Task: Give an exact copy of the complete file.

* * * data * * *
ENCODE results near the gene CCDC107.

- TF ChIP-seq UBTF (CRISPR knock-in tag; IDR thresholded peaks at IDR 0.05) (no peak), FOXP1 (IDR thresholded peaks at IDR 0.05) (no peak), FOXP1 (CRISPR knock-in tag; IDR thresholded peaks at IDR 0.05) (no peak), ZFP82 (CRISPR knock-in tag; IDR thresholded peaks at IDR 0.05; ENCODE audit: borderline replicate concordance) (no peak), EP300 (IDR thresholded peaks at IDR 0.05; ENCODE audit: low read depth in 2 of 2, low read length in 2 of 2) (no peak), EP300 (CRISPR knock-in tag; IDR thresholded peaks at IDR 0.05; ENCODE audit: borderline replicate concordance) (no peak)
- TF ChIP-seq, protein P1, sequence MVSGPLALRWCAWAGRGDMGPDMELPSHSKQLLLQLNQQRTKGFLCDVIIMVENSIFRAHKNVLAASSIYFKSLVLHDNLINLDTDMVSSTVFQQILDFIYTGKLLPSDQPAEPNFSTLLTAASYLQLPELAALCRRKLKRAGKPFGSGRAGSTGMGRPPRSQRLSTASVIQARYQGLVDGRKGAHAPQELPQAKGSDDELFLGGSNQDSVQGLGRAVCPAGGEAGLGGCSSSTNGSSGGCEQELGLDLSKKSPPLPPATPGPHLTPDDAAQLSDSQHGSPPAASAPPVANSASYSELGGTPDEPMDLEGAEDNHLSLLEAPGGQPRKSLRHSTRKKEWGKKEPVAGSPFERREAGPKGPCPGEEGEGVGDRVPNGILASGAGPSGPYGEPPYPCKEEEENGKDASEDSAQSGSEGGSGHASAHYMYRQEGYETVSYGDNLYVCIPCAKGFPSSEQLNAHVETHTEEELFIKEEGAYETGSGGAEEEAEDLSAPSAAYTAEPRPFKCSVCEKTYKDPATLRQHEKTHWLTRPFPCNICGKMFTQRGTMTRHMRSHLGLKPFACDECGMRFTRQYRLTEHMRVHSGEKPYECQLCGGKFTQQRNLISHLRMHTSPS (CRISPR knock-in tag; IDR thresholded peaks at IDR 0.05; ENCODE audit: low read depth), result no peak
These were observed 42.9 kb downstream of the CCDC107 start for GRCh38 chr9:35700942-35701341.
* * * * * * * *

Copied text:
ENCODE results near the gene CCDC107.

- TF ChIP-seq UBTF (CRISPR knock-in tag; IDR thresholded peaks at IDR 0.05) (no peak), FOXP1 (IDR thresholded peaks at IDR 0.05) (no peak), FOXP1 (CRISPR knock-in tag; IDR thresholded peaks at IDR 0.05) (no peak), ZFP82 (CRISPR knock-in tag; IDR thresholded peaks at IDR 0.05; ENCODE audit: borderline replicate concordance) (no peak), EP300 (IDR thresholded peaks at IDR 0.05; ENCODE audit: low read depth in 2 of 2, low read length in 2 of 2) (no peak), EP300 (CRISPR knock-in tag; IDR thresholded peaks at IDR 0.05; ENCODE audit: borderline replicate concordance) (no peak)
- TF ChIP-seq, protein P1, sequence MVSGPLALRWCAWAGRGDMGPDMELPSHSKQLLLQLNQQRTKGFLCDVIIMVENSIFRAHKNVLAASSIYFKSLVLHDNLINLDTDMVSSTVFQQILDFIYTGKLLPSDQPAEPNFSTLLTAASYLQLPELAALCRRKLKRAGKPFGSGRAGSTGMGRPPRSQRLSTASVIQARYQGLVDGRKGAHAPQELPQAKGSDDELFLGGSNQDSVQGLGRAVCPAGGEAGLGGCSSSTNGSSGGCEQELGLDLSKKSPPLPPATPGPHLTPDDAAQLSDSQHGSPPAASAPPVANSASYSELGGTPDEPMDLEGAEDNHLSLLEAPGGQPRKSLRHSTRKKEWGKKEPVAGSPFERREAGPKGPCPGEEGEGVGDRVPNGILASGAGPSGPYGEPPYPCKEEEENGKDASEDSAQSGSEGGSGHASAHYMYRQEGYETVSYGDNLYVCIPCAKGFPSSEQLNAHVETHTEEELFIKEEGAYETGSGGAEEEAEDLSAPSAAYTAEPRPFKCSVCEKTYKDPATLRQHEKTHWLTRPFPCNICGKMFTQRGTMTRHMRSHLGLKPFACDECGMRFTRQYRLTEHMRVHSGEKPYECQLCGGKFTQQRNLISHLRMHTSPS (CRISPR knock-in tag; IDR thresholded peaks at IDR 0.05; ENCODE audit: low read depth), result no peak
These were observed 42.9 kb downstream of the CCDC107 start for GRCh38 chr9:35700942-35701341.